The importance of avoiding cross contamination cannot be overemphasized. The crime scene investigator performing the collection must ensure tools are clean or sterilized and that gloves are changed between handling each sample.
Crime scene collection techniques differ depending on the type of evidence and the substrate upon which it is found. It is preferable to collect evidence in its original state. If the evidence is fragile or can easily be lost, the entire object should be collected and packaged, if size and circumstances permit.
Some laboratories recommend the submission of substrate controls. Substrate controls are clean samples of the collection materials or unstained portions of the material the biological evidence is deposited on. The laboratories can use these to troubleshoot contamination, Polymerase Chain Reaction (PCR) inhibition, or interference with fluorescence.
The investigator should consult the local forensic laboratory and refer to the department standard operating procedures regarding crime scene collection techniques and preservation of biological evidence.
Removal of a section of the item containing the stain using a sterile or clean cutting device.
A sterile swab, gauze pad, or threads are slightly moistened with sterile distilled water. An effort should be made to concentrate the stain in a localized portion of the swab or pad. For example, when using a swab, the stain should be concentrated on the tip. The collection medium is concentrated into the stain and allowed to air dry. Some laboratories recommend following the first moistened swabbing with a second dry swabbing to ensure thorough sample collection. Both swabs are retained and submitted for analysis.
Using a clean razor blade or scalpel, the sample is scraped into a clean piece of paper that can be folded and packaged in a paper envelope or other appropriate packaging.
Lifting with Tape:
For dried blood stains on a non-absorbent surface, fingerprint lifting tape may be placed over the stain and lifted off. The stain is transferred to the adhesive side of the tape, which may then be secured on a clear piece of acetate for submission to the laboratory.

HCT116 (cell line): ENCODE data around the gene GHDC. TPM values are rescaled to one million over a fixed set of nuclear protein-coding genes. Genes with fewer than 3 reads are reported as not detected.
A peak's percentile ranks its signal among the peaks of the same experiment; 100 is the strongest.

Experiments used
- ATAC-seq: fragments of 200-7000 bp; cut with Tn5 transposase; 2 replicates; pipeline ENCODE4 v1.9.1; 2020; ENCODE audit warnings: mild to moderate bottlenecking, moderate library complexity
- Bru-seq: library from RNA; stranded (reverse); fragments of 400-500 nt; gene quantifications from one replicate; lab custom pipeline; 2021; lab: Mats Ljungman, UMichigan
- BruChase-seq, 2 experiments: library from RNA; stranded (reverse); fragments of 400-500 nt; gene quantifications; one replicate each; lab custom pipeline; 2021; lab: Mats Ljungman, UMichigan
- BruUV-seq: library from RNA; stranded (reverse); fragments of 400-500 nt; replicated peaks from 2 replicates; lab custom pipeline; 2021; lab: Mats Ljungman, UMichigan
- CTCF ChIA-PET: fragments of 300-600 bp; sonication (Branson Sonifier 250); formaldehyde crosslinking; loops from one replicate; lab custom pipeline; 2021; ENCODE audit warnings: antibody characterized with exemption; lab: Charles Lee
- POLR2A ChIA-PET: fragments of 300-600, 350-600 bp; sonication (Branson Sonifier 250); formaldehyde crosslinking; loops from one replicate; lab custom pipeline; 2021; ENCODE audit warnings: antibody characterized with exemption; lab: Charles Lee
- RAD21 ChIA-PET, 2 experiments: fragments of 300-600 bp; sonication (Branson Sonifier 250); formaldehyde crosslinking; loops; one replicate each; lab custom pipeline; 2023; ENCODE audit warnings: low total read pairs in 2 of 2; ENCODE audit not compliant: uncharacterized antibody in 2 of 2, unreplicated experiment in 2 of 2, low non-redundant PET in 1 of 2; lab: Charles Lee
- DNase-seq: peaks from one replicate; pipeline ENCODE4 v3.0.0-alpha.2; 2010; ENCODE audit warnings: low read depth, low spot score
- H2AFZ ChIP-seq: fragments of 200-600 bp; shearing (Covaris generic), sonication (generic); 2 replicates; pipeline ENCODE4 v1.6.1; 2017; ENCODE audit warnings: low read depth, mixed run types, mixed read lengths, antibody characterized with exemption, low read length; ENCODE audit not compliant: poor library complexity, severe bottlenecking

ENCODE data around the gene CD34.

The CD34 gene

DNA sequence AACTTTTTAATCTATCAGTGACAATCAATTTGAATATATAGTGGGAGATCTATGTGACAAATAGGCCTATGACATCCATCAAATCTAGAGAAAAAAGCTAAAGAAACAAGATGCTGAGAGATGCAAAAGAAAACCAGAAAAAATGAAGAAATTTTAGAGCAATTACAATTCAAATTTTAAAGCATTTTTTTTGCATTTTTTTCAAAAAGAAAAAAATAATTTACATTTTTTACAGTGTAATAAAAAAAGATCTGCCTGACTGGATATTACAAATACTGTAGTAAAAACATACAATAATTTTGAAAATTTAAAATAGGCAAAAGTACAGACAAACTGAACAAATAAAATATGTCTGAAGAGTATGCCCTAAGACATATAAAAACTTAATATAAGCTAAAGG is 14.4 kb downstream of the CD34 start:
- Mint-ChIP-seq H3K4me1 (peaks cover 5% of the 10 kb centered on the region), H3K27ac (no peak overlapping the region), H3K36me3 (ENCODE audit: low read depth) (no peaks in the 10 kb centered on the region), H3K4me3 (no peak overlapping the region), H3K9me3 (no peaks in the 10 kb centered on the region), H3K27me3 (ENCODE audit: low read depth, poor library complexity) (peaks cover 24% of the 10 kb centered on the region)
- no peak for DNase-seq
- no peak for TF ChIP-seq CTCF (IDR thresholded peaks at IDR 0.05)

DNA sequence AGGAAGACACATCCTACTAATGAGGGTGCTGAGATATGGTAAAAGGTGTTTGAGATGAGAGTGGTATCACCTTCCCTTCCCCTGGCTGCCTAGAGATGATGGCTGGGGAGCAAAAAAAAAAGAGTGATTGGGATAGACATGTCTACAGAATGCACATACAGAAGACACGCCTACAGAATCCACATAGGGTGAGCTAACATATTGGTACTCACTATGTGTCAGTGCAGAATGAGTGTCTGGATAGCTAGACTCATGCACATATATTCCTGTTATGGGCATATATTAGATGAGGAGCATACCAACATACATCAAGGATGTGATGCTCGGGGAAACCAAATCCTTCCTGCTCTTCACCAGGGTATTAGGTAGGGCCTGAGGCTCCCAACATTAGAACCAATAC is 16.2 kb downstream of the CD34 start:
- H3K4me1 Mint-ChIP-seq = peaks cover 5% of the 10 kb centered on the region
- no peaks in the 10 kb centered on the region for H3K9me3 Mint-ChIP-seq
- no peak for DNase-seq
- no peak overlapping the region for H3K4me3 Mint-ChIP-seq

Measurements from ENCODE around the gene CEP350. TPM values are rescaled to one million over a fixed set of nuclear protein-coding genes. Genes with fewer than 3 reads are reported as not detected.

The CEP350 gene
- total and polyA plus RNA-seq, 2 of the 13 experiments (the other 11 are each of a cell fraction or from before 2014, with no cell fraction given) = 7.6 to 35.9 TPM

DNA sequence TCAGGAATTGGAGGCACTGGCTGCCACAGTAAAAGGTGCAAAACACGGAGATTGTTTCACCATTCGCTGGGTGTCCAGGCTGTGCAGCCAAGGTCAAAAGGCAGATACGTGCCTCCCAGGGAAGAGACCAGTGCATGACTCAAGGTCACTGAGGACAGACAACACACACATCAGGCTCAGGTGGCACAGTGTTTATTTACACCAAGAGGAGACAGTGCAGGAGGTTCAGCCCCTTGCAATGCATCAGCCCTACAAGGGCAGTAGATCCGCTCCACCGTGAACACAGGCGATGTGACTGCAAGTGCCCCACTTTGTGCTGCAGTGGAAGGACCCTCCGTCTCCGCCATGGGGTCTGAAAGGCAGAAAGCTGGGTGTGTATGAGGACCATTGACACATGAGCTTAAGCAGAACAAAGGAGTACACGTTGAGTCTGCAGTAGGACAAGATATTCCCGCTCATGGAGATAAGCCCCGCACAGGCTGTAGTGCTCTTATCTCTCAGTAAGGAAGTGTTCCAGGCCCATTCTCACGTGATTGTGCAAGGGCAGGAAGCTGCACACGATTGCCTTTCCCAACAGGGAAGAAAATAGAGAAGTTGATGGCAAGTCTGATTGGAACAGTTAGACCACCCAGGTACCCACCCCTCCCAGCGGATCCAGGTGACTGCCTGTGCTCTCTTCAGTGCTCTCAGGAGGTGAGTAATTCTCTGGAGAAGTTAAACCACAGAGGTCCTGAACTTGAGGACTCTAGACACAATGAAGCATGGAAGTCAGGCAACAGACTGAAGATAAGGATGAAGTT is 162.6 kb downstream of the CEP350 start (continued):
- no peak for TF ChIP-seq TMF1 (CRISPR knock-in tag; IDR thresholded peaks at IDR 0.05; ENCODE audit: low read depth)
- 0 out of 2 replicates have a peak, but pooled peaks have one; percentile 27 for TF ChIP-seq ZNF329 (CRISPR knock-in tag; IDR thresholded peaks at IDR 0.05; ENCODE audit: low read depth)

On some surfaces, hairs and fibers can be seen with the naked eye. Using clean forceps and trace paper, the sample can be removed from the surface and placed into a clean piece of paper that can be folded and packaged in a paper envelope or other appropriate packaging.
Water or methanol soluble tapes are available for the collection of trace hair and fiber evidence. The tape is applied to the location of the suspected sample, removed, and packaged.
The area where the suspected samples are located are vacuumed up and caught in a filtered trap attached to the vacuum. These samples are packaged in clean trace paper for submission to the laboratory. Vacuuming is the least desirable collection method because there is a risk of cross contamination if the equipment is not properly cleaned between each use.
Reference samples should be collected from individuals who might be linked to the crime scene where DNA evidence is found. Reference samples can be used for elimination or comparative analysis. For example, buccal swab samples taken from the suspect and/or victim, a known source, should be compared to biological evidence found at the crime scene to eliminate or place them at the scene.
Sterile swabs or other buccal collection devices are rubbed against the inside cheek of the individual's mouth to collect epithelial cells for analysis.
Liquid Blood Samples:
Generally collected in purple topped vacuum tubes that contain the preservative ethylenediamine tetraacetic acid (EDTA).
Packaging & Storage:
Biological evidence should be dried before packaging to minimize sample degradation. Packaging in paper is preferred; however, some laboratories allow packaging in plastic if the sample is thoroughly dried.
Liquid samples, such as water from a toilet bowl or pipes, should be properly documented and packaged in sterile glass or plastic containers and refrigerated as soon as possible.
(Information provided by the Department of Justice)
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Recognizing the importance of those who have contributed to and advanced the field of forensic science, the reader is introduced to CSI through a historical perspective. The updated Third Edition covers components not typically found in many crime scene texts, including ethical considerations and public misconceptions of the investigative process—the so-called “CSI Effect.” Extensive discussion of physical evidence examination and analysis is provided, including the forensic potential of physical evidence, crime scene procedures, and what evidence should be documented, collected, and preserved. Real-life examples and over 250 detailed, full-color photos and figures enhance comprehension and demonstrate specific strategies for technique application
While the vast majority of the text is written with an American audience in mind, the author has chosen to call upon his significant international experience and include cases, information, and photographs/figures which are external to the United States.
An Introduction to Crime-Scene Investigation, Third Edition is an invaluable reference and essential educational resource.
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